Rep. Granger has described herself, in a 2007 interview with MSNBC, as "a pro-choice Republican."[17][18]The Wall Street Journal reported that Rep. Granger "supports abortion rights in limited cases."[19] In 2003, Granger was given a 10 percent rating by NARAL Pro-Choice America, "indicating a pro-life voting record," and an 80 percent rating in 2006 from the National Right to Life Committee (NRLC) "indicating a mixed record on abortion."[20] In 1996, she was considered to be "pro-choice."[21][22] In 2008, she received a 33 percent rating from Planned Parenthood, which supports legal abortion, a 50 percent in 2008 from National Family Planning & Reproductive Health Association, which supports legal abortion, and her highest score from NARAL was a 50 percent in 2007, but she has received a 0 percent from Planned Parenthood in the years since 2009.[23] Granger supports embryonic stem-cell research.[24][25][26] She received an 84 percent rating by the Christian Coalition of America.[] Granger supported a Texas law to ban abortion after 20 weeks of pregnancy.[27] In 2019, she co-signed a letter to President Trump, along with other lawmakers, urging him to veto any appropriations bill that weakens current pro-life protections.[28]

Granger has voted several times in favor of an amendment to the United States Constitution to make it a crime to physically desecrate the American flag. She supported the Federal Marriage Amendment to define marriage as only permitted between a man and a woman in 2004, and she also opposed same-sex couples being able to adopt.[29] In 2017, she said that she had "no comment" in response to President Trump's decision to ban transgender troops from the military.[30] Since 2004, she has received a 0 percent rating from the Human Rights Campaign, a political action committee which supports gay marriage and other LGBT rights, and her highest score from the organization was a 38% in 1997 and 1998.[31] In 2016, she co-authored a spending bill that included funding for LGBT rights initiatives and the HRC publicly thanked her for her sponsorship.[32]

The National Rifle Association (NRA), which supports gun ownership rights, gave Granger a rating of 93 percent for voting in line with their positions while Gun Owners of America, which also supports the rights of gun owners, gave her a 50 percent rating.[33]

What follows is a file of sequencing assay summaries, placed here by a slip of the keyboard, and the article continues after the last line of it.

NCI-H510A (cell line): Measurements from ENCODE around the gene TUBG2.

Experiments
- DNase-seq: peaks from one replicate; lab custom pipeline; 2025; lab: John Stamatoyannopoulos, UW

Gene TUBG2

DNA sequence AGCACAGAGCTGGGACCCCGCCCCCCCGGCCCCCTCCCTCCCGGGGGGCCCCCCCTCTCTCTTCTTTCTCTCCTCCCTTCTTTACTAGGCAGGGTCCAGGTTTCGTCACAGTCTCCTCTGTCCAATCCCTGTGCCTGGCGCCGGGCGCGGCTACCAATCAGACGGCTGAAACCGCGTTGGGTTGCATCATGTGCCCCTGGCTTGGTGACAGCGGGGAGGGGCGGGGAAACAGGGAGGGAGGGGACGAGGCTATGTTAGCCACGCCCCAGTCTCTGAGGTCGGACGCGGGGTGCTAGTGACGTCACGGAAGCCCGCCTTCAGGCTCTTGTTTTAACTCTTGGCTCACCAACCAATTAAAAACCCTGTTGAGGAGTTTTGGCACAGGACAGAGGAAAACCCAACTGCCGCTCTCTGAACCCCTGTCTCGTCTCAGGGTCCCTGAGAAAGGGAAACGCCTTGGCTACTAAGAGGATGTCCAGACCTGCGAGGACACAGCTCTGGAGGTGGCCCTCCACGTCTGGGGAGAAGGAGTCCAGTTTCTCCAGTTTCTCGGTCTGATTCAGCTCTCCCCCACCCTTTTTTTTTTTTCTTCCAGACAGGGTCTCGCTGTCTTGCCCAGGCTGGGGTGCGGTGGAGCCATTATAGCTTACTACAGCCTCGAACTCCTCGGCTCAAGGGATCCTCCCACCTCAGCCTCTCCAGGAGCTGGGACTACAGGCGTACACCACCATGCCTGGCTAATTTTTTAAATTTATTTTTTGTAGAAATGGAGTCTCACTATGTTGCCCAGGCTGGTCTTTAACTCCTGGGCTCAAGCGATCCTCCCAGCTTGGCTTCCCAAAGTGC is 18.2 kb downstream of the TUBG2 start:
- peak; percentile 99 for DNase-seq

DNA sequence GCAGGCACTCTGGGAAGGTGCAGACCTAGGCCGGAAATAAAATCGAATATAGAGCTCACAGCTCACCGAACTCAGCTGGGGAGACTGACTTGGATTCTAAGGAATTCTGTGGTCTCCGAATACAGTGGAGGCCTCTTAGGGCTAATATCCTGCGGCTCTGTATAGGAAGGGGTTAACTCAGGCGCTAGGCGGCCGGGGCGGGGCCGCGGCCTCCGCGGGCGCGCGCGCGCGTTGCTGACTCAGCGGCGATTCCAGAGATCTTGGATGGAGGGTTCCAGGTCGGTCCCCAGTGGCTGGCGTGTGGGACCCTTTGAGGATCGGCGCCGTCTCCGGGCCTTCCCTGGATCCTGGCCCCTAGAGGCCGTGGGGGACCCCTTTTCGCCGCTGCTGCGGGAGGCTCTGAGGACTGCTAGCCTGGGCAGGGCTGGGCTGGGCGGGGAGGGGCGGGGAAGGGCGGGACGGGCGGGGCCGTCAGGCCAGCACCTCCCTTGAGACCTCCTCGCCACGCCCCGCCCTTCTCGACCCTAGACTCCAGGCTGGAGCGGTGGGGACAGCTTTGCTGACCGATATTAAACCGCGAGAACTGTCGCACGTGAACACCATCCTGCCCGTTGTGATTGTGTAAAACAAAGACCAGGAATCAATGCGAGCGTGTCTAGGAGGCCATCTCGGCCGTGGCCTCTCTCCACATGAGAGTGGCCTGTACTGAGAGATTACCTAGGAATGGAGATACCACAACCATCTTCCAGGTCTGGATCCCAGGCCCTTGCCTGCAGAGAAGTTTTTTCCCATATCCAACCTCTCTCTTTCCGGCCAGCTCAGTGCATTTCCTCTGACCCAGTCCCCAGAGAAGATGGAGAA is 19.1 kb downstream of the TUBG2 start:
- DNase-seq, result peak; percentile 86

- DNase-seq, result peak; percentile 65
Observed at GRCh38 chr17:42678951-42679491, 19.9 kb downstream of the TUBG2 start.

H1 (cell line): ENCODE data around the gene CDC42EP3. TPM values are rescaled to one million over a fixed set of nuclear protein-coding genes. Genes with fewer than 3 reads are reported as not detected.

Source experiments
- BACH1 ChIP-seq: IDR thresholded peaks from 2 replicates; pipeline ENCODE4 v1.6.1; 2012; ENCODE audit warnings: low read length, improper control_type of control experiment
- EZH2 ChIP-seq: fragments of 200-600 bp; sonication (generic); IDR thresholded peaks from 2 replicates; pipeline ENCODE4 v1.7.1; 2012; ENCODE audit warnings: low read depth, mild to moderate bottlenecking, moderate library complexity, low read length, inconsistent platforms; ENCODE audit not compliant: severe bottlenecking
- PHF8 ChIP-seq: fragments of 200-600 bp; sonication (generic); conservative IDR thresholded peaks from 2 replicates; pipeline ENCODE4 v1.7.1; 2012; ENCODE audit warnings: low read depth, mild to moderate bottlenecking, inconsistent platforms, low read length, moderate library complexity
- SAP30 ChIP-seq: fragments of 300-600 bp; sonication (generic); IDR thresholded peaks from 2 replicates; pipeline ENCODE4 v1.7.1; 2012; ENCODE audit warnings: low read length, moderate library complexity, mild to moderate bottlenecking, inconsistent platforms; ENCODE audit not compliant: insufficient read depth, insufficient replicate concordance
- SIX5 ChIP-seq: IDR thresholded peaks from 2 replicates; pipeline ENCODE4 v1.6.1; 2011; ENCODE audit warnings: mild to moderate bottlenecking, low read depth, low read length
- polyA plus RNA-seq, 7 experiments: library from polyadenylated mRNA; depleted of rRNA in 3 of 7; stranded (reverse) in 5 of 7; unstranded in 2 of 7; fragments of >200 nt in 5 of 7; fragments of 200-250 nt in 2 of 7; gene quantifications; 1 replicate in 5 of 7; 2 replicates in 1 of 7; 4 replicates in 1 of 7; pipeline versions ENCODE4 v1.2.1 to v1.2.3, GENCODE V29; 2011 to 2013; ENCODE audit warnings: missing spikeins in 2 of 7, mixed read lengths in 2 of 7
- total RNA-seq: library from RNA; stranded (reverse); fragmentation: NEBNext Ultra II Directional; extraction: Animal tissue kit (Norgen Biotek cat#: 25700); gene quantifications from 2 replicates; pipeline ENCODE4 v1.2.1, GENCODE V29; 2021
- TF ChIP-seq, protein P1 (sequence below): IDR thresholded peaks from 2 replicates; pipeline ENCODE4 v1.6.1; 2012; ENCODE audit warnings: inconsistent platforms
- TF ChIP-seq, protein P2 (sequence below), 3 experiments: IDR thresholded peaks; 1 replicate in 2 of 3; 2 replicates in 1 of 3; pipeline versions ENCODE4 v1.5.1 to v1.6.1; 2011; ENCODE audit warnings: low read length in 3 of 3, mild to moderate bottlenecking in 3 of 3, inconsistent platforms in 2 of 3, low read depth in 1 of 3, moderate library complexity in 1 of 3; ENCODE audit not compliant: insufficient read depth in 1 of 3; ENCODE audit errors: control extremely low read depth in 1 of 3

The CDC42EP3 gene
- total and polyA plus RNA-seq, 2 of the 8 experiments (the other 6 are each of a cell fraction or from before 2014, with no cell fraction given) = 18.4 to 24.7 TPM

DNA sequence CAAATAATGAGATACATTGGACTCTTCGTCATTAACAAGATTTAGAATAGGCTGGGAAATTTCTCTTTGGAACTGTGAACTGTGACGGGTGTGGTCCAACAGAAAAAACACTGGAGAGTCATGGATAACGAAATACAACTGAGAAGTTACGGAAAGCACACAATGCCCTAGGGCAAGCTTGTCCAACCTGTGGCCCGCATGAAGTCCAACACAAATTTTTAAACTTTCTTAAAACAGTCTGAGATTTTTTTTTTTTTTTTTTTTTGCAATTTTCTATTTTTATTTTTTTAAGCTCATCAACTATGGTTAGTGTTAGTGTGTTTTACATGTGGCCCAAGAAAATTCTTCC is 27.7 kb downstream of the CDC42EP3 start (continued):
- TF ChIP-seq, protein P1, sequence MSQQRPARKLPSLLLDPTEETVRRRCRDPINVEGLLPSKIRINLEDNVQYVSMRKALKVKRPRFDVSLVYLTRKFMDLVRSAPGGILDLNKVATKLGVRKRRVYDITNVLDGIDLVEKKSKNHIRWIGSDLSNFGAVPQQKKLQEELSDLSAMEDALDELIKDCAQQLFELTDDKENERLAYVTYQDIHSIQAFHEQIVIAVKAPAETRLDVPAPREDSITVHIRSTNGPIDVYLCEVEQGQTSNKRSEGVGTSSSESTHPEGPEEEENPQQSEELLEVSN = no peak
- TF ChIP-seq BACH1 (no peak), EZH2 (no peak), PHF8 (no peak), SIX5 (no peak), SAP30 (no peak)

She was renominated in the March 2, 2010, Republican primary, having polled 70 percent of the ballots over intraparty rivals Mike Brasovan and Matthew E. Kelly.[34]

In 2012, after chairman of the Taiwanese defense committee Lin Yu-fang rejected calls for more F-16 fighters and said that only the F-35 could ensure Taiwan's security,[35] Granger offered a NDAA amendment, which passed the House, to offer only the much older F-16 fighter to Taiwan.[36][37]

In June 2013, Granger was among the members of Congress who voted to pass an amendment to the National Defense Authorization Act for Fiscal Year 2014. The amendment would continue to restrict the Pentagon from entering into new contracts with Russia's state arms broker, Rosoboronexport.[38]

Granger was part of a group of eight Republicans who spent July 4, 2018 meeting with Russian officials in advance of President Trump's summit with Vladimir Putin.

During her tenure, Granger has supported more than $50 million in earmarks to infrastructure projects in Fort Worth that benefited the Trinity River Vision Authority, an organization headed by her son.[39]

Personal life

Granger has three children and five grandchildren.[40] She is a member of The United Methodist Church.[41]


  • In August 2007, Kay Granger Elementary School, named in her honor, opened in far north Fort Worth in the Northwest Independent School District.
  • Kay Granger Park was named for her. It is a city park located next to Mullendore Elementary, named for her mother, which was opened several years earlier in North Richland Hills.
  • She was elected to the Texas Women's Hall of Fame and the Fort Worth Business Hall of Fame.
  • She received the National Federation of Independent Business' Champion of Small Business Award; the Manufacturing Legislative Excellence Award from the National Association of Manufacturers; as well as the Lifetime Achievement Award from the Greater Fort Worth Home Builders Association.
  • In 1993, her high school recognized Granger as a distinguished alumnus.[2]

See also


  1. ^ Texas Department of State Health Services, Texas Birth Index, 1903-1997, roll number: 1943_0008
  2. ^ a b Kay Granger, USA Centers for Global Commercial & Investment Relations. Retrieved October 25, 2007. Archived July 17, 2011, at the Wayback Machine
  3. ^ "Mitt Romney's Free and Strong America PAC". Mittromney.com. November 9, 2009. Archived from the original on February 15, 2008. Retrieved 2010.